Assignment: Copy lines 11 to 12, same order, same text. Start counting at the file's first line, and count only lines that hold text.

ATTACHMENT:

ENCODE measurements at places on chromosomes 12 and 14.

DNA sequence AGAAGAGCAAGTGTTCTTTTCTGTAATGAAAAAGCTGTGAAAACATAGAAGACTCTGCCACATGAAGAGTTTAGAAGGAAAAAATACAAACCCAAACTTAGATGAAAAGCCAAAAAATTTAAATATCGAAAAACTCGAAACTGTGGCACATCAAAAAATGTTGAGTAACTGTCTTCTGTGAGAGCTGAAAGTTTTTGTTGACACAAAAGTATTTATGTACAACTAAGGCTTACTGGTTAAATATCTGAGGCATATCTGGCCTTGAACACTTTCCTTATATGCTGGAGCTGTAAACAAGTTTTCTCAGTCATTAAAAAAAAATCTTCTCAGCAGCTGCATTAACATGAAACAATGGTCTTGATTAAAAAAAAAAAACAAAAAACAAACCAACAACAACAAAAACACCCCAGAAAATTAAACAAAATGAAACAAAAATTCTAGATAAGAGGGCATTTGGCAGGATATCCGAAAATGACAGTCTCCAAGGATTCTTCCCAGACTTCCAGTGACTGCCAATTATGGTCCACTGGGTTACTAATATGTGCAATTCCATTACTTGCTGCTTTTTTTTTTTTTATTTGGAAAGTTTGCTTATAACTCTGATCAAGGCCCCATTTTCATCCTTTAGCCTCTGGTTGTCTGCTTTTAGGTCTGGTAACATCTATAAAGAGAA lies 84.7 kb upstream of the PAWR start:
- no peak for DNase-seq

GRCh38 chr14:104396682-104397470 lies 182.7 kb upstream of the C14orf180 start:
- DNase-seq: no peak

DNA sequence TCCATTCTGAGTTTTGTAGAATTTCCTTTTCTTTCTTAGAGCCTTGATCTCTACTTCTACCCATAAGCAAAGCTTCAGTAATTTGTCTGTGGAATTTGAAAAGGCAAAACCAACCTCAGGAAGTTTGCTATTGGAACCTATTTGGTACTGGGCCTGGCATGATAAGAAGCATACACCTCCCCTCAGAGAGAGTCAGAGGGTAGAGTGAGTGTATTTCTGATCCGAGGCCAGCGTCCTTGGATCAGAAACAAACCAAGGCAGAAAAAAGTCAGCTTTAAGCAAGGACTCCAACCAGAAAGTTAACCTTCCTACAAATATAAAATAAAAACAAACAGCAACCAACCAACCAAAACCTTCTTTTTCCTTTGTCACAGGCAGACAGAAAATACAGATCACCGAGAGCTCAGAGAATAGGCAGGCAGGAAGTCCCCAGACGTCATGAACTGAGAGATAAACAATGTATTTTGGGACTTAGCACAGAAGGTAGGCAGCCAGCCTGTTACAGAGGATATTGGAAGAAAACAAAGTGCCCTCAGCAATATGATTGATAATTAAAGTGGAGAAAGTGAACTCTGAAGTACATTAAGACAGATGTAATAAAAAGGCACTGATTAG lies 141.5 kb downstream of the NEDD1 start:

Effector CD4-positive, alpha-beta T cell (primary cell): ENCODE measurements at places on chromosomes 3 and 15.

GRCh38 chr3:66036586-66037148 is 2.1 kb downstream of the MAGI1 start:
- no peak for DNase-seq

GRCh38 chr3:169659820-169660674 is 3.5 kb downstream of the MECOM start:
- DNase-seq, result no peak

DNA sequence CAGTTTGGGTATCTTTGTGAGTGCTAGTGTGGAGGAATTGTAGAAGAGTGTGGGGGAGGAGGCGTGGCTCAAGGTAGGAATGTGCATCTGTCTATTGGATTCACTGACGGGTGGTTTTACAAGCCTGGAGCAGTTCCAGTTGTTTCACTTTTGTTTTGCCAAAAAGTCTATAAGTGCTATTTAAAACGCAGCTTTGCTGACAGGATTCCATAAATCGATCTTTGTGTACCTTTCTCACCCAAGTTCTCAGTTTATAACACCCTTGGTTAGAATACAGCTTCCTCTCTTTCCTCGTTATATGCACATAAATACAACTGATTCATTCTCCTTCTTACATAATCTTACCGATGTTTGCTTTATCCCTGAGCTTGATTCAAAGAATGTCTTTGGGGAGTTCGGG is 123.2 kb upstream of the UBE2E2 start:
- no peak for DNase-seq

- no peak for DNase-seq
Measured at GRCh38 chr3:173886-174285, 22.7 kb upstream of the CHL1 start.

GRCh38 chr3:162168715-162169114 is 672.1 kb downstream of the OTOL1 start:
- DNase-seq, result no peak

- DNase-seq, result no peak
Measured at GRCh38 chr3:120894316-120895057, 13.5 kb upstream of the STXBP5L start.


- DNase-seq, result no peak

DNA sequence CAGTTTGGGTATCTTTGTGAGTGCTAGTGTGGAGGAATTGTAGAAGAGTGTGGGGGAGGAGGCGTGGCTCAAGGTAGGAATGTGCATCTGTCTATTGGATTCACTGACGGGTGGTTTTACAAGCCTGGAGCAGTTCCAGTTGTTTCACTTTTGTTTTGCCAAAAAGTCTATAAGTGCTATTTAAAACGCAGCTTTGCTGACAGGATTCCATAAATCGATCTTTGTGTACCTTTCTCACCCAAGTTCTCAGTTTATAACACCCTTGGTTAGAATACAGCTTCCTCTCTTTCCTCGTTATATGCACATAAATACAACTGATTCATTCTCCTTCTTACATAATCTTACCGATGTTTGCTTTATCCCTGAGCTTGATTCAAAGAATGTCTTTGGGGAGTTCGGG is 123.2 kb upstream of the UBE2E2 start: